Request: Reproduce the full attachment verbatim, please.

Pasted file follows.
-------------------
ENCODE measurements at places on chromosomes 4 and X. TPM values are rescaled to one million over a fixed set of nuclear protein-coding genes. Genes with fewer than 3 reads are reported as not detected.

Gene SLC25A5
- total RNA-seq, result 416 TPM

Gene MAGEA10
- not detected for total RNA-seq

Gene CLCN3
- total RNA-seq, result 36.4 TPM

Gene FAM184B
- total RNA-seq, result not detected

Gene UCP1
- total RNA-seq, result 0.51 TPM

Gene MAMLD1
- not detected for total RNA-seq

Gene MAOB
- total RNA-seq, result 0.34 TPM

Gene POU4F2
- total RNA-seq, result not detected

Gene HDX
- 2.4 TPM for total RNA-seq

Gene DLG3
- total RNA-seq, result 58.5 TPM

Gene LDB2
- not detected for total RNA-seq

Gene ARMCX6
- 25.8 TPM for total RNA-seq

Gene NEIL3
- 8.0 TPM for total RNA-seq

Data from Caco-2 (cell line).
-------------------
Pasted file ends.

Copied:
ENCODE measurements at places on chromosomes 4 and X. TPM values are rescaled to one million over a fixed set of nuclear protein-coding genes. Genes with fewer than 3 reads are reported as not detected.

Gene SLC25A5
- total RNA-seq, result 416 TPM

Gene MAGEA10
- not detected for total RNA-seq

Gene CLCN3
- total RNA-seq, result 36.4 TPM

Gene FAM184B
- total RNA-seq, result not detected

Gene UCP1
- total RNA-seq, result 0.51 TPM

Gene MAMLD1
- not detected for total RNA-seq

Gene MAOB
- total RNA-seq, result 0.34 TPM

Gene POU4F2
- total RNA-seq, result not detected

Gene HDX
- 2.4 TPM for total RNA-seq

Gene DLG3
- total RNA-seq, result 58.5 TPM

Gene LDB2
- not detected for total RNA-seq

Gene ARMCX6
- 25.8 TPM for total RNA-seq

Gene NEIL3
- 8.0 TPM for total RNA-seq

Data from Caco-2 (cell line).